My paper relief wall art distinctive for its original execution, huge dimensions and colorful beauty. It established my professional reputation and put my gallery on the map as a must-see attraction in Rochester. When I installed my first website in 1994-95, paper relief made a splash on the internet, too. Papermaking sites linked to mine and stayed linked, even though I changed mediums. Old links still bring visitors in seach of papermaking info and art examples to my site. This page is for them.
My choice for casting and sculpting pulp was abaca, with its long stretchy fibers that will not conform precisely to the contours of the mold. Abaca's main use in papermaking is to form translucent, laminated sheets that are strong enough to stretch over armatures. I was not interested in the translucent property. I liked the laminated layers that made lovely wrinkled surface texture and the stretchiness of abaca. I tried other fibers – hemp, cotton, cotton linters – but always returned to abaca.
Some of my paper relief was made from flat sheets, hand-molded over collagraph plates and shallow 3-D objects. Some was cast in molds. Some was built from cast paper segments that I fused together into single huge sheets before the paper was sized. I soaked cured paper with methyl cellulose surface sizing that I brushed on to soften sharp points.
After sized abaca paper is dried to the consistency of freshly rolled piecrust dough, it does not release globs of lint into a paint brush or dissolve into mush. I used watercolor and Oriental collage papers on it when it was not quite dry. They bonded with it. If I wanted the brilliance of acrylic colors, I had to wait for it to become bone dry.
I made molds by pouring plaster of Paris over maquettes that were constructed like collagraph plates. The maquettes had to be coated with vanish to seal joins and cracks. (I used water base varnish.) Then I sprinkled them with talc or greased them with thinned Vaseline (a drop of paint thinner thins it). The maquettes were destroyed in the molding process.
If I wanted to make something bigger than the size of a mold, I fused cast pieces together. For giant pieces, like the 6'x4' Ceremony, I tore the cast paper into small pieces that I fused together onto backing sheets of handmade paper. Plastic screen is another option for giving extra body to huge pieces. It goes between the art and a backing sheet.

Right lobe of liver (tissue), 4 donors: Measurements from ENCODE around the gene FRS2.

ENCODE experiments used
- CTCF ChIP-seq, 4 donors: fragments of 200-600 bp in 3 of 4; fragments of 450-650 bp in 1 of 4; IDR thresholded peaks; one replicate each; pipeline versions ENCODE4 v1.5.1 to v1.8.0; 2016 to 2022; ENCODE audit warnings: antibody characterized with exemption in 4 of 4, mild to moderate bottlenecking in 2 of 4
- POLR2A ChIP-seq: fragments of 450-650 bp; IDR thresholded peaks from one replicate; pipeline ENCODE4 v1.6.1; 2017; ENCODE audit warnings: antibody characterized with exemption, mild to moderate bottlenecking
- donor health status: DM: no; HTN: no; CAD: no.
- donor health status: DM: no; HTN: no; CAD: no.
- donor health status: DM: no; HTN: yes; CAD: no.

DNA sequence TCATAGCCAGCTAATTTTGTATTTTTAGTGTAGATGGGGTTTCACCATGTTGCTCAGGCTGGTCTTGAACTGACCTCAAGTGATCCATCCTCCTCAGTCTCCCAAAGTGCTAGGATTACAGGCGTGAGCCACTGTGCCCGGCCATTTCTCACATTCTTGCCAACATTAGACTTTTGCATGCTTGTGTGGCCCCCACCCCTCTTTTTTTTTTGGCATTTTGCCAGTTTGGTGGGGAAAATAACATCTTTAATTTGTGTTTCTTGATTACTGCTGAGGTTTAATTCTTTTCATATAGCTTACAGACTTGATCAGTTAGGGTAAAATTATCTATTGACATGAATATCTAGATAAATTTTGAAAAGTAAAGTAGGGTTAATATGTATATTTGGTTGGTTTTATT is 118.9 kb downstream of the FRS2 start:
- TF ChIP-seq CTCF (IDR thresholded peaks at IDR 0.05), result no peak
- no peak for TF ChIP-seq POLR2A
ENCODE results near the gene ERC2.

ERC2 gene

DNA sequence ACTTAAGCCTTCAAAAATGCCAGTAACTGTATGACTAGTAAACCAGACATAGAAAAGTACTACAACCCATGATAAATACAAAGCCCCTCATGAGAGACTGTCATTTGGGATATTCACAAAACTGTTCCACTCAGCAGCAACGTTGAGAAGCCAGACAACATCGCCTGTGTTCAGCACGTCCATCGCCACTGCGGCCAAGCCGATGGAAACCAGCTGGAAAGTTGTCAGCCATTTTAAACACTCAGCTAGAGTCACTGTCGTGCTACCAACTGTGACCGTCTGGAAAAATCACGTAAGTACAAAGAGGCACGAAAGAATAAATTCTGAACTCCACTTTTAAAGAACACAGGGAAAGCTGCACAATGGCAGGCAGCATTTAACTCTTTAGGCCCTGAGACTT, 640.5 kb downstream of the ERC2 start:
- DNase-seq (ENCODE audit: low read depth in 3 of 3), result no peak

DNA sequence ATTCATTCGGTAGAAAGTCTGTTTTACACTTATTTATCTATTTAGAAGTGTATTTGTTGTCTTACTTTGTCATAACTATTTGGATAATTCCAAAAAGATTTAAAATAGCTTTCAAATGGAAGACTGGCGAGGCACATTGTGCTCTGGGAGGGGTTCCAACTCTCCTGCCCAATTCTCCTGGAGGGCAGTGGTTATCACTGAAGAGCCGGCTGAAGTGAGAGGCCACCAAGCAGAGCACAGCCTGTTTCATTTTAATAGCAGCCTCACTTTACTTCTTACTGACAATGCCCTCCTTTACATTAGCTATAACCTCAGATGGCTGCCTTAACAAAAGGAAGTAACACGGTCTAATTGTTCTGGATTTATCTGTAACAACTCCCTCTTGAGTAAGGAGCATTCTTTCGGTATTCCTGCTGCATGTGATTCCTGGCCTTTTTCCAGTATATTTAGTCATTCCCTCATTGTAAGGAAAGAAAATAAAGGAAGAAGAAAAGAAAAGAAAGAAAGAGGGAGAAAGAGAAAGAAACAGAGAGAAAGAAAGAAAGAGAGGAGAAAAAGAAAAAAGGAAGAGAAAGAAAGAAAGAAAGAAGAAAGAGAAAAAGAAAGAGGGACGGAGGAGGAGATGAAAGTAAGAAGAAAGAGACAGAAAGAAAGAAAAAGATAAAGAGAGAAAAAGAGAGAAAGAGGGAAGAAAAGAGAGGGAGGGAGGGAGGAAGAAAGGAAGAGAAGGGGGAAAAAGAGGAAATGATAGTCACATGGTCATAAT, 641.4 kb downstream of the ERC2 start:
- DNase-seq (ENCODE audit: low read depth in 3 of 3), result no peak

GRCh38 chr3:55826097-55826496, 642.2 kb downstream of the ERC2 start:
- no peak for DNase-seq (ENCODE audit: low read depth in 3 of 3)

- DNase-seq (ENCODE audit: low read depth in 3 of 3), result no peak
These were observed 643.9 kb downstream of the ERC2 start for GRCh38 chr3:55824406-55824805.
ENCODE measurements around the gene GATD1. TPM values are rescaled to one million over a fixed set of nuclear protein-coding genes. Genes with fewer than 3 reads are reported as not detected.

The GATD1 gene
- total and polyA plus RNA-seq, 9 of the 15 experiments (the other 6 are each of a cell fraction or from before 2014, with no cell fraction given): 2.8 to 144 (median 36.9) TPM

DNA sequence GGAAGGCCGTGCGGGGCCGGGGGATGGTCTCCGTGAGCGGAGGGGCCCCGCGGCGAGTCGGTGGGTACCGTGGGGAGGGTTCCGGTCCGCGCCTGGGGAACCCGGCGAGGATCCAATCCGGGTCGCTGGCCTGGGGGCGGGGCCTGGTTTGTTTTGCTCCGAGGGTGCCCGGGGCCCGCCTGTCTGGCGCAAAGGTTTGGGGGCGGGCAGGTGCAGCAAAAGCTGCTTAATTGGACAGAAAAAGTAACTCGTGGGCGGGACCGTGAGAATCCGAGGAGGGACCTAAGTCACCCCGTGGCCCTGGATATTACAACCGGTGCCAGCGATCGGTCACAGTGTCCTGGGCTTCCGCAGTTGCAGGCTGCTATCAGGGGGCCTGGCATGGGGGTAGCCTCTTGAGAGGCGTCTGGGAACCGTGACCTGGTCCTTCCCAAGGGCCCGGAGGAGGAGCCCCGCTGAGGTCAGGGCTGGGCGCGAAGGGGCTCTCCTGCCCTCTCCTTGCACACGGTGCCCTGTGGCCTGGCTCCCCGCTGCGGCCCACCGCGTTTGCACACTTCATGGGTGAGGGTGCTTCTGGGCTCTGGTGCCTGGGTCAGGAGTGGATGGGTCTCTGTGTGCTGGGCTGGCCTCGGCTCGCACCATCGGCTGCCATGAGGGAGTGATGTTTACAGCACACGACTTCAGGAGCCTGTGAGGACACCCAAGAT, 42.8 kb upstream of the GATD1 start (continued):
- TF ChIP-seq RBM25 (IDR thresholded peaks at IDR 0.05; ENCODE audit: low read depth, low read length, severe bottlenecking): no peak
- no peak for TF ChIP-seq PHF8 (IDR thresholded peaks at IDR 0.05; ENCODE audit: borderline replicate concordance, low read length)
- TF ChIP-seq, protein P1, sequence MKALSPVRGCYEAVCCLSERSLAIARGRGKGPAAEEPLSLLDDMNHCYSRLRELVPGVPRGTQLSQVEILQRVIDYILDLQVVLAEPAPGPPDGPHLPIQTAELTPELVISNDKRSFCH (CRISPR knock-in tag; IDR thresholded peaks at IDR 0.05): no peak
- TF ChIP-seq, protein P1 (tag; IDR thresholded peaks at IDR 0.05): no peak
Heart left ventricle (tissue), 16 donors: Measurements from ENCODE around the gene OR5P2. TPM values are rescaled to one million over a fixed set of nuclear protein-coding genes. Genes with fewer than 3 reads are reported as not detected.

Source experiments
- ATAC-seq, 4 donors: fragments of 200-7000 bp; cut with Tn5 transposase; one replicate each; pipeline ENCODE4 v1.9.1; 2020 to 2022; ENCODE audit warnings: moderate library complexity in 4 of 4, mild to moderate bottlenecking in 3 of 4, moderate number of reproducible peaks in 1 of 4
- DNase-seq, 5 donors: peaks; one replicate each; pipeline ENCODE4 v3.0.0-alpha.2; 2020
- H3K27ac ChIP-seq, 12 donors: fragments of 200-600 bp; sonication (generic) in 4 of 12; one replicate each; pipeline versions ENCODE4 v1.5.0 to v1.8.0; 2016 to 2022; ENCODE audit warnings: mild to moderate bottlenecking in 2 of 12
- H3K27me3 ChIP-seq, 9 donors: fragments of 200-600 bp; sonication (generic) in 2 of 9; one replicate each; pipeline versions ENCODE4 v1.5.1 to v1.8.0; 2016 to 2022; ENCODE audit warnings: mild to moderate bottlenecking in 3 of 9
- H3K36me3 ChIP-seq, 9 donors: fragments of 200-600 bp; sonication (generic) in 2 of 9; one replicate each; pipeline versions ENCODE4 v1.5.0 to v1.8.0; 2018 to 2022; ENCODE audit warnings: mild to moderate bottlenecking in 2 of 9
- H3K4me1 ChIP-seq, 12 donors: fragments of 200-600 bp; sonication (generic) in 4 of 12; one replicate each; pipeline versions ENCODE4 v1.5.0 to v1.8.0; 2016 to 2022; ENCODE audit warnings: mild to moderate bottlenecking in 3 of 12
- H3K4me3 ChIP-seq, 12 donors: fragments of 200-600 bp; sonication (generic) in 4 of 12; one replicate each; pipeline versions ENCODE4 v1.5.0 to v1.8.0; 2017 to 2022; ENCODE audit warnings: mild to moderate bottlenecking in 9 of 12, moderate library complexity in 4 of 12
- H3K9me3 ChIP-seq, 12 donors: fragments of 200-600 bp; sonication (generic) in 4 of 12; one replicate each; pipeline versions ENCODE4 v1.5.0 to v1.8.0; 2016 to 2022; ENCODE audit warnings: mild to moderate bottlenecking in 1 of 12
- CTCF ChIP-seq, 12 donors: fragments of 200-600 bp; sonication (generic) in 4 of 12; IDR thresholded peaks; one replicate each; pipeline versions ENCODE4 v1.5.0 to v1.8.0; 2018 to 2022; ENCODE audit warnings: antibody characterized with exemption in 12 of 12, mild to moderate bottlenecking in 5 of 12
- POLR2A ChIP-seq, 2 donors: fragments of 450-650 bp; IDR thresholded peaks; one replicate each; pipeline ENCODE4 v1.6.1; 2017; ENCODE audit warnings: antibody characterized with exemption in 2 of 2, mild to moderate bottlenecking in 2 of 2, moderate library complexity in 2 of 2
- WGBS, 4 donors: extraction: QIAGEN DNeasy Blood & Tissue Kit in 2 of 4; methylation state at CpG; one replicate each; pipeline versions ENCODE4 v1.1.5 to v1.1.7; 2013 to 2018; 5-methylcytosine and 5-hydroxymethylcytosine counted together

Paper always has water in it. It should be framed and protected from direct sunlight and rapid fluctuations in temperature. Either one of those conditions can draw the moisture out of the paper and turn it into fog and water droplets on the inside of the glass.
Paper relief, particularly white pieces, require special lighting for photos.The trick is to light from an angle to get shadows that show texture but aren't dark enough to look like black paint or washes of color on the surface. A good photo means one that is in focus with the art centered in the frame, showing the art's texture and accurate color. If the art doesn't look exactly like its photo, that is a problem.
We went to ten outdoor shows during the twelve years I had the gallery. The photo is from our first time at Hudson, Ohio, Society of Artists. The weather was lovely. The other nine had disastrous weather.
Paper always has water in it because it absorbs moisture from its environment..Sunshine on the frame draws out the water and makes mist on the glass. Rainy weather adds extra moisture to the paper. Wind merely blows dirt up under the glass. Babysitting for the art is a challenge in mild weather. It's a nightmare in less than ideal weather.